Stephanie has written a novel called Astor Place Vintage which takes place right here in New York City, and let me tell you, if you are a lover of history, fashion, New York life, or just well-written literature, you are going to want to check this one out.
DO look up
I know this seems to stand in contradiction with that last thing I said, but hear me out.
I will never forget the first time I saw this city in-person. It was on a trip with my sister when I was sixteen-years-old. We flew into Newark one evening and took a train to Penn Station. The first place we went was Times Square, and I remember how my eyes burned at the very sight of it. Every single one of my senses just felt absolutely electric. With our adrenaline pumping, we found ourselves buying rush tickets to see the revival of Sweeney Todd with Michael Cerveris and Patti Lupone. It was unbelievable. Where most things that we imagine in life tend to disappoint in actuality, New York was the ultimate exception. It was like magic, it just was. That night remains one of my life's happiest memories.
Now that I live here, I sometimes forget that this city is positively made of magic. I think a lot of us do. That's because we are always rushing to work, trying to avoid stepping in dog crap and garbage, keeping our head down to avoid eye contact with that one crazy guy. The problem is not that the city has lost its magic. It's still there, we are just looking in the wrong direction.
The simple solution, New Yorkers: look up. Take your face out of your phone and take a moment to realize where you are. You're in New York Flippin City. You made it. You're here.
DON'T assume that all New Yorkers are rude
Kindness looks different state-to-state, city-to-city. In Texas, kindness often looks like people calling you "hun", "sugar", and "darlin" and saying things like, "Well, bless your heart." Sometimes they will say all kinds of wonderful things to your face and then talk shit about you behind your back. New Yorkers don't play like that, which is why I've had visitors come to the city who assume everyone is just in an overall terrible mood.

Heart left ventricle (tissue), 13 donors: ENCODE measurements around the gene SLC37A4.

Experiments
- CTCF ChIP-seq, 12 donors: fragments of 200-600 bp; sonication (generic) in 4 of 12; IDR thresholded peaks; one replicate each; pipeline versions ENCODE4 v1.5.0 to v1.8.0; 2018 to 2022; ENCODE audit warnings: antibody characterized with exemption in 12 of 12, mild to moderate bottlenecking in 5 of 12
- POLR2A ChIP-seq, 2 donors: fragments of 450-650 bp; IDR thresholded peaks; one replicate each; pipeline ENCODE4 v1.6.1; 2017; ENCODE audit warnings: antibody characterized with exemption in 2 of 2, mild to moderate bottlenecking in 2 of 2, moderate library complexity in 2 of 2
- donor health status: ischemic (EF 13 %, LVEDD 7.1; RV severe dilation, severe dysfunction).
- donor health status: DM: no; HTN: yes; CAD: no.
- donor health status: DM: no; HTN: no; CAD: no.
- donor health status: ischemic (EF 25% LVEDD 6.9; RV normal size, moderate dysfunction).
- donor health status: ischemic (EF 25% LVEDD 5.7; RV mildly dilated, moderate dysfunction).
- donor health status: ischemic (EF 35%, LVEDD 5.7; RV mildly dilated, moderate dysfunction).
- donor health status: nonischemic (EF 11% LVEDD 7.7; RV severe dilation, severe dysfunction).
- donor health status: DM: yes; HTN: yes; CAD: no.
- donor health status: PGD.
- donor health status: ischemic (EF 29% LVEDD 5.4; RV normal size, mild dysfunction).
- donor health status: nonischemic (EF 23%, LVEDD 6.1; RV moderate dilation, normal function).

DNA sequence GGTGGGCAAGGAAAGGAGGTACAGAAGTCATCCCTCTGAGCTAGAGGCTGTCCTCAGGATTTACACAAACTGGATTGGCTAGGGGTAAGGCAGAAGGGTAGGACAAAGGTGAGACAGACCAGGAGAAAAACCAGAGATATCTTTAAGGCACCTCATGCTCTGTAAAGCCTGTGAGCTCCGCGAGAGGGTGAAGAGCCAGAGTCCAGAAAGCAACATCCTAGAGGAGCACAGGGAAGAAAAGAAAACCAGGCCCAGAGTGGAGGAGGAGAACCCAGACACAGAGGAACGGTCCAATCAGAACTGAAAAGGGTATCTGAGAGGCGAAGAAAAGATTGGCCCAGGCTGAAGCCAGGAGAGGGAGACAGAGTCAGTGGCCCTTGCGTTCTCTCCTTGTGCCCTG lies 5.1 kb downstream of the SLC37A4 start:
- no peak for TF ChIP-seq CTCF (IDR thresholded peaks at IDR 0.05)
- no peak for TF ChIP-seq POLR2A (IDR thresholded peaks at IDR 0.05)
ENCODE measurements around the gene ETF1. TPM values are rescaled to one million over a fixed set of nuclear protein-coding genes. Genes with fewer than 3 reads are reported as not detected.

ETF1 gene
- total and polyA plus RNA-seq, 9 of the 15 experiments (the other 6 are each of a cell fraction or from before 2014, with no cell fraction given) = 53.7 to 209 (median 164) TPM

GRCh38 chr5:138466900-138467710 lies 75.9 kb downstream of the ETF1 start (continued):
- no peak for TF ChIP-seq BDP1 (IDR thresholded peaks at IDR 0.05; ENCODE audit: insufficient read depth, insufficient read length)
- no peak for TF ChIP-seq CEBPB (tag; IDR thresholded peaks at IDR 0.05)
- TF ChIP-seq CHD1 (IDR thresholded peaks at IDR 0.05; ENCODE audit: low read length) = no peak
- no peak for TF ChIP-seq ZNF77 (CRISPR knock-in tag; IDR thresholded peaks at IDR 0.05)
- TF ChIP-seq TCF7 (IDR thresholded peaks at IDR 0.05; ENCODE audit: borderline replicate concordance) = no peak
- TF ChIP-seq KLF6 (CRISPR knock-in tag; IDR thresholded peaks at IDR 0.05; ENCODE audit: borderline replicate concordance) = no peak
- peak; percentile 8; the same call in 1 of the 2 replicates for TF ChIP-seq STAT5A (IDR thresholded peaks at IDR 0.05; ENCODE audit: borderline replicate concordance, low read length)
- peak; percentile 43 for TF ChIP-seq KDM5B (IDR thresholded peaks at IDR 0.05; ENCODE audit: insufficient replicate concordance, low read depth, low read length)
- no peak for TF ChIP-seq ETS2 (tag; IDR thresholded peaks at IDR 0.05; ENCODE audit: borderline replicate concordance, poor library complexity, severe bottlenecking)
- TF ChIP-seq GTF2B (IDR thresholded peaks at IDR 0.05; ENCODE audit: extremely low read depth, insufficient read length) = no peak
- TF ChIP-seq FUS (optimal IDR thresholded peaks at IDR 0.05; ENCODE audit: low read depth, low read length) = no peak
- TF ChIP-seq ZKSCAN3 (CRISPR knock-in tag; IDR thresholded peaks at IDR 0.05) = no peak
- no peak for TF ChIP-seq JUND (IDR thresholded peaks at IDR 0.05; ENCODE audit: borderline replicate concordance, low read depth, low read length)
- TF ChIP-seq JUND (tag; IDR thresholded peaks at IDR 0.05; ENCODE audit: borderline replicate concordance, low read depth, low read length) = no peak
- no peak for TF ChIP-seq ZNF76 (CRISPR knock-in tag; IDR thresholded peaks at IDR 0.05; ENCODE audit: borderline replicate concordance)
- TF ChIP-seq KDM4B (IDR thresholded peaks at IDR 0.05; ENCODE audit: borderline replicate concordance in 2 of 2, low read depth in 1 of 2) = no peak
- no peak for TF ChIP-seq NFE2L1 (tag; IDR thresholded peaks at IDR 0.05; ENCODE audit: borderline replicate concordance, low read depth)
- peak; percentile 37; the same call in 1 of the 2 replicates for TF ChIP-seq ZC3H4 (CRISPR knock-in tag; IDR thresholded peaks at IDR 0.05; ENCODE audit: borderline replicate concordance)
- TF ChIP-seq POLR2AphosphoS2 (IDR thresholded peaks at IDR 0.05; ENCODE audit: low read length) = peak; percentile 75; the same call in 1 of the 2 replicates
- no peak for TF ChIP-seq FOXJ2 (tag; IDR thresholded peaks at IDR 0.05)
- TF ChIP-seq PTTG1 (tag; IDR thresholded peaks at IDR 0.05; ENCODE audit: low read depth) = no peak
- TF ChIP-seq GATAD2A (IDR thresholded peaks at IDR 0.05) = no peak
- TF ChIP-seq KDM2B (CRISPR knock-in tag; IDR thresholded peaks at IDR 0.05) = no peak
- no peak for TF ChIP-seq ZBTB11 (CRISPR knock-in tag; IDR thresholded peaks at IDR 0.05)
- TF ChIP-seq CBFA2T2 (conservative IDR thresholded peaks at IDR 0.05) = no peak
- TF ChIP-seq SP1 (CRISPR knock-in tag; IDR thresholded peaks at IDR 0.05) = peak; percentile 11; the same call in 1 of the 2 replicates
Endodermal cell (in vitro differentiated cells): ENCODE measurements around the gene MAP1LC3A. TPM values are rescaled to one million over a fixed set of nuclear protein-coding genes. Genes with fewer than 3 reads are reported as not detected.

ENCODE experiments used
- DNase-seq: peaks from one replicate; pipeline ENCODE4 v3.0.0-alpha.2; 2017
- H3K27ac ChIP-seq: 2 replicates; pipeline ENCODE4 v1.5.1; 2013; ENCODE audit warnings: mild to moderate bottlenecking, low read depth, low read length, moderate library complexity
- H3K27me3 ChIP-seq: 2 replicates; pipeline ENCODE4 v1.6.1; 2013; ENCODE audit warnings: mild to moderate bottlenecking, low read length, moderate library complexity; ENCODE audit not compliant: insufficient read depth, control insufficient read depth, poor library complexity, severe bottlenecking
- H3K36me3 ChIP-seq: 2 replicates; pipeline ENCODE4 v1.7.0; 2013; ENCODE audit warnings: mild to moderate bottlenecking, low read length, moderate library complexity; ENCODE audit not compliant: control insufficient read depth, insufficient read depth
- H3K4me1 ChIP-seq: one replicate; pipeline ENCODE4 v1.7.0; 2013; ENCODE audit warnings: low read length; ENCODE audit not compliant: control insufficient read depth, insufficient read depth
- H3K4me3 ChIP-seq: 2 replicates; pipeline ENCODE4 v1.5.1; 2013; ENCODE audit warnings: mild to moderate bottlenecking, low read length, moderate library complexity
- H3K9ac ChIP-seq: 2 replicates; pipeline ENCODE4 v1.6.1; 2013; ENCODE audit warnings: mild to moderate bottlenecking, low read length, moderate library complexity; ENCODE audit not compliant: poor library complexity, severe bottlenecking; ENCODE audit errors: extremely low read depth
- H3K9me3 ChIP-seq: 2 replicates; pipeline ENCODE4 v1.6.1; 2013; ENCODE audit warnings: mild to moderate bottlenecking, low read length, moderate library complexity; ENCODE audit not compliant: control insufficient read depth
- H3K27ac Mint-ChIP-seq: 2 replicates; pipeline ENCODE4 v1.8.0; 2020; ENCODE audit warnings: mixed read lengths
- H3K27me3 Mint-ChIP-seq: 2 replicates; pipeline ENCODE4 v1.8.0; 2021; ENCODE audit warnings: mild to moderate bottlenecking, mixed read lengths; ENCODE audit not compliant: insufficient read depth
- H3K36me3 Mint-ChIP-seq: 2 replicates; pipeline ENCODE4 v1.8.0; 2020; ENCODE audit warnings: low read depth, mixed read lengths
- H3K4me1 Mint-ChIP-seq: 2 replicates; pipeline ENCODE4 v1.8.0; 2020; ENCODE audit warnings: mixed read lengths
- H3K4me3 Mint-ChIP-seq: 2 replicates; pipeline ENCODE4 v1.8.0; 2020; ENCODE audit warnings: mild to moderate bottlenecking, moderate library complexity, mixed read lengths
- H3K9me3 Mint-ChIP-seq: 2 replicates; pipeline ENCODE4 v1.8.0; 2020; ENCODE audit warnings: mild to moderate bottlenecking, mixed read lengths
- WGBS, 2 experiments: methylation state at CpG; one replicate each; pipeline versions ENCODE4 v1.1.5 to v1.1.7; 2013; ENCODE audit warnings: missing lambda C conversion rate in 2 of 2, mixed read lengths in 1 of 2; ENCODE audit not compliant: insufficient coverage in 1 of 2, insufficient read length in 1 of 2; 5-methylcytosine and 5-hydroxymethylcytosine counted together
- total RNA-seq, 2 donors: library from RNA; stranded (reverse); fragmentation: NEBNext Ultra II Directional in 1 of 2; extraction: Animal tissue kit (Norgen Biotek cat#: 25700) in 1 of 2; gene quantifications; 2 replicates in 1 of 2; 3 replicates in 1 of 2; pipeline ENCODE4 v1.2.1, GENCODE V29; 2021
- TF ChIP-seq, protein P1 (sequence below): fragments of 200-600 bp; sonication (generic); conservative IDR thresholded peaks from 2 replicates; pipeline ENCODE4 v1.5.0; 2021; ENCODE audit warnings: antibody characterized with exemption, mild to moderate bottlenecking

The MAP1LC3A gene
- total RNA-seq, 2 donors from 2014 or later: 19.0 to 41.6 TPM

But that's not true at all. New Yorkers are guarded, sure. They have to be. It's a tough place, and no one in their right mind would say that it isn't. But as far as I'm concerned, people in New York are some of the most helpful people I've ever met.
Test me in this. Ask a New Yorker how to get somewhere and just see if they don't go out of their way to make sure you are going to the right place. Tell someone a joke, and see if their smile doesn't completely brighten your day. The thing I like about this class of kindness is that when it spills over into a smile, you know it's coming from a genuine place. You know you're getting the real deal.
Also, New York City is one of the most diverse places in the world, so if you think someone is rude, you're probably talking to someone who just moved here from Kansas.
I have SO many more, but I think I'll leave it there for now. You haven't seen the end of this list though, don't you worry.
If you live in New York or you've visited, what are some of your NYC Dos and Don'ts?
While we're on the subject of this vibrant wonder city, I'd like to introduce you to a New York City author, Stephanie Lehmann.
|Website -- Blog -- Bloglovin' -- Facebook -- Twitter -- Pinterest|
Stephanie also has a website that you should all go check out right now (astorplacevintage.com). There, she's curated a collection of photographs that inspired the book. Here's a little taste...
|Love this 1920s depiction of a woman wearing a cloche hat|
|Siegel Cooper Department Store on Sixth Avenue and 17th Street - 1896|
Be sure to follow her on Pinterest for more similarly inspiring images. You will also want to check out her Facebook page where she is currently running a contest where you could WIN $50 FROM ETSY! Why wouldn't you want to get in on that?!